Written By: Lynelle Wisneski
Graduate of University of Manitoba,
Economics Dept.
Originally Published in the April 1992
issue of The Outfitter Magazine.

Customer Satisfaction Vital for Customer Loyalty

In recent years, a “quality revolution” has hit the North American industrial sector with manufacturing companies leading the way. Very few service-oriented companies, however, focus on quality. The few that do, become leaders in their fields.

Productivity in the service sector increased less than one per cent for the entire decade of the 1980’s, compared to an increase of almost 4% every year for the manufacturing sector. Manufacturing has faced such stiff competition (foreign and otherwise) that companies have been forced to increase their productivity for survival reasons alone. In the lean nineties, all sectors of the economy will be faced with this survival reality.

Service-oriented companies employ 85% of all Americans and Canadians. The lack of productivity growth in such a large sector is hurting our economy. More of these companies could benefit from improving their quality of service.

It is relatively easy to measure aspects of quality (such as defects) in manufacturing because it deals with tangible goods. However, it is much more difficult to measure these things in the service industry. What exactly does quality mean for a service-oriented business?

The process of providing a service can be measured just like the process of manufacturing a product. The end product of a service is a satisfied customer. The measure of quality used by progressive service companies is customer loyalty: do their customers return?

Repeat customers tend to spend much more and you do not have to spend nearly as much time or money marketing to them. Loyal clients usually refer family and friends. Keeping your existing customers satisfied is the most important part of building a reputation for quality.

Large quality-oriented service companies focus on two key areas to help create customer loyalty. First is anticipating the customers’ wants and needs and second is empowering your employees.


Anticipate what your customer will desire and provide this to him/her every time. This involves knowing exactly who your customer is and what his/her tastes and preferences are. Most successful companies keep large databases on clients, including customer purchases and other information. This also involves anticipating any problems before they occur. As an example, Disneyland produces service manuals that try to anticipate every conceivable situation and then tell employees exactly how they should respond to each.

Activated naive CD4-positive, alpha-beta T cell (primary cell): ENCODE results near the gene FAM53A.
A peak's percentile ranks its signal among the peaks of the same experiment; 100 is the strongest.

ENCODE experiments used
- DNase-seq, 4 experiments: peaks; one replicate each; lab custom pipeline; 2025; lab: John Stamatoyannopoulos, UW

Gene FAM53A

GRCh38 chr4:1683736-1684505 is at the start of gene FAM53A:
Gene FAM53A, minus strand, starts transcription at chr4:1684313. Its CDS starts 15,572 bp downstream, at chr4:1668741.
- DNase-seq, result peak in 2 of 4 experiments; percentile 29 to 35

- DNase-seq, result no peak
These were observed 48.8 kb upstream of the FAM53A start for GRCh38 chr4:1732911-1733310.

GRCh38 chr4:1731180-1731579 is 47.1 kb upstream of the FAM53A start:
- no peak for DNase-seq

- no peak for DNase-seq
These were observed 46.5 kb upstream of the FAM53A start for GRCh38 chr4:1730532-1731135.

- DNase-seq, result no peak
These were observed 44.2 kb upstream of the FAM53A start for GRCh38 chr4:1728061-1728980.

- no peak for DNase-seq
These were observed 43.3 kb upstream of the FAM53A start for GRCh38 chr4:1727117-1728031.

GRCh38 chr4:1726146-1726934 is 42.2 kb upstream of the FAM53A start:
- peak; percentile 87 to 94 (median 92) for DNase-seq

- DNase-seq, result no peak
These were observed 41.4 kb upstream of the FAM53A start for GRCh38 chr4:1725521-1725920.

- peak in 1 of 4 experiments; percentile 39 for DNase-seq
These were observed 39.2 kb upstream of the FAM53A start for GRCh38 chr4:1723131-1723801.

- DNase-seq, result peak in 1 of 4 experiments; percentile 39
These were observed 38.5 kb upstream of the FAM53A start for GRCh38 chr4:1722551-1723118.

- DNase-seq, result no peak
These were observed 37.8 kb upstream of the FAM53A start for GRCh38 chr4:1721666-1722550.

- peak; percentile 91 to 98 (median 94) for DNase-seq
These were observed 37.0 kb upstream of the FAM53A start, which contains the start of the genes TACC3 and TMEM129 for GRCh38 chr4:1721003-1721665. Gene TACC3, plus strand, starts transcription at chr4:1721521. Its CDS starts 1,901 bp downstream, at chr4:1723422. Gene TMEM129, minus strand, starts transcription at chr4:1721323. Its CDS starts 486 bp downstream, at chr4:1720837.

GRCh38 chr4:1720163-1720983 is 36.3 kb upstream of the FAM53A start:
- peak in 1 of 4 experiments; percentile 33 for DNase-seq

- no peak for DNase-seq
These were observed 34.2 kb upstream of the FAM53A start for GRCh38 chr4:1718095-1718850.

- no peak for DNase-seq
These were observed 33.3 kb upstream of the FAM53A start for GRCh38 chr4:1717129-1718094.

Never wait to fix something until a customer complains. Research has shown that most customers will not complain, they will just spend their money elsewhere the next time. When a customer does complain, a little extra effort to keep that customer happy will pay off in customer loyalty. Successful companies have found that fixing an existing customer’s problem is a much better investment than having to spend money on marketing to attract new customers. Record all complaints and then adjust your operations in the future to fit the wants and needs of customers.


When a customer goes to a hotel or resort he/she usually deals with employees at the bottom of the organization (desk clerk, waiter, guide). These “front line” people represent the company to that customer. Employees with day-to-day contact with customers are given more authority to satisfy customers at quality-oriented companies. As Business Week magazine reports, “Marriot Corp. is putting some 70,000 hotel workers through ‘empowerment training’, which gives them wide latitude to step outside their normal jobs and solve guests’ problems. At Satisfaction Guaranteed Eateries, which operates five restaurants in Seattle, any employee from the busboy up can order free drinks or even pick up the check if that’s what it takes to placate a disgruntled dinner guest.”

This involves hiring, training and keeping the right people, which is costly, but essential for a service company to do. When Toronto-based Four Season Hotels Inc., opened its Los Angeles hotel in 1987, 14,000 candidates were interviewed for 350 job openings.

It is important for companies of any size to learn from success stories in their own industry. Large companies spend millions of dollars on market research and quality improvement programs to gain a competitive edge. We, as small businesses, can look at their results and apply what is useful to our own operations.

Quality will be a big issue in the nineties, as consumers will be unwilling to settle for anything but the best. Large service companies have defined quality in terms of customer satisfaction and client retention. Small businesses must use the same techniques as these companies to create customer loyalty. Hopefully, then, the service sector will improve in the 1990’s as much as manufacturing has in the 1980’s.


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